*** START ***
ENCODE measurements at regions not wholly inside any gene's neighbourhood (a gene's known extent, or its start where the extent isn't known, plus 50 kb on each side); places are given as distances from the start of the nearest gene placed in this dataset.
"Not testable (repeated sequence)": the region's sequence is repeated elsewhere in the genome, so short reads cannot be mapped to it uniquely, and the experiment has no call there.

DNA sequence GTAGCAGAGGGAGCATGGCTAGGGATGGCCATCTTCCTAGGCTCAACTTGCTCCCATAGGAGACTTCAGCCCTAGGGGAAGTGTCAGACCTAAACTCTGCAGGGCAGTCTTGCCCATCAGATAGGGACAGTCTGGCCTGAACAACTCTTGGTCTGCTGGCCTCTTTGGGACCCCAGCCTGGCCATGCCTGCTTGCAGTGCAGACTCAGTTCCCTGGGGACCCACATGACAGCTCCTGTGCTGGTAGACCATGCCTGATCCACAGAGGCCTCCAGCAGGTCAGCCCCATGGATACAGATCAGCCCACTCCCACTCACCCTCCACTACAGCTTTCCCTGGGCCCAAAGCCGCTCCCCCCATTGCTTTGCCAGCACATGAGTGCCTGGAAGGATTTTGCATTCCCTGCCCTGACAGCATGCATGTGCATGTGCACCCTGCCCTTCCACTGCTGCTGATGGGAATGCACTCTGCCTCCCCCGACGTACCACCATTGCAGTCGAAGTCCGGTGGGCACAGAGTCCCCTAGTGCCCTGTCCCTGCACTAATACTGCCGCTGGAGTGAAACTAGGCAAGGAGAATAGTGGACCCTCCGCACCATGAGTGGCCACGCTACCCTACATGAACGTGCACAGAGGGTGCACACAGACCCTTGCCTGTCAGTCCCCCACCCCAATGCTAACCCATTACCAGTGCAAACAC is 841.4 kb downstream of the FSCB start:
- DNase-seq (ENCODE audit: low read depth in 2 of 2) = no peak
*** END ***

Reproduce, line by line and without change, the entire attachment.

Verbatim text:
ENCODE measurements at regions not wholly inside any gene's neighbourhood (a gene's known extent, or its start where the extent isn't known, plus 50 kb on each side); places are given as distances from the start of the nearest gene placed in this dataset.
"Not testable (repeated sequence)": the region's sequence is repeated elsewhere in the genome, so short reads cannot be mapped to it uniquely, and the experiment has no call there.

DNA sequence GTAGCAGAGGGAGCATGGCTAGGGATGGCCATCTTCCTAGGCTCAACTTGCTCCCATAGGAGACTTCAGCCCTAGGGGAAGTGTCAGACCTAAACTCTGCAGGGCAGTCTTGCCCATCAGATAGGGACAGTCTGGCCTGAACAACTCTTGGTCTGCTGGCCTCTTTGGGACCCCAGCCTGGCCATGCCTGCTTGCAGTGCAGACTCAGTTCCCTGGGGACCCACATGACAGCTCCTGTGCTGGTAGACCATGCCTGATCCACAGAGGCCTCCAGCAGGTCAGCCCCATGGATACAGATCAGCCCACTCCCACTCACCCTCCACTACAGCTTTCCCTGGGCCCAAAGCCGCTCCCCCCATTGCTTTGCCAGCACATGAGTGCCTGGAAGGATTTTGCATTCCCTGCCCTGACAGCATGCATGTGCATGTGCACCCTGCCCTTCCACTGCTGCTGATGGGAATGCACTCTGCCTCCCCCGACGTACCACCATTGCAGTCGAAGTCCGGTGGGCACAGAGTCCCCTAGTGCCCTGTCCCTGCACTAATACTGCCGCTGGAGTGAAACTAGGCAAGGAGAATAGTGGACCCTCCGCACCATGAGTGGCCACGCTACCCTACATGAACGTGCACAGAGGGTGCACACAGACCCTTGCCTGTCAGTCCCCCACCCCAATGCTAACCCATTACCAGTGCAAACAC is 841.4 kb downstream of the FSCB start:
- DNase-seq (ENCODE audit: low read depth in 2 of 2) = no peak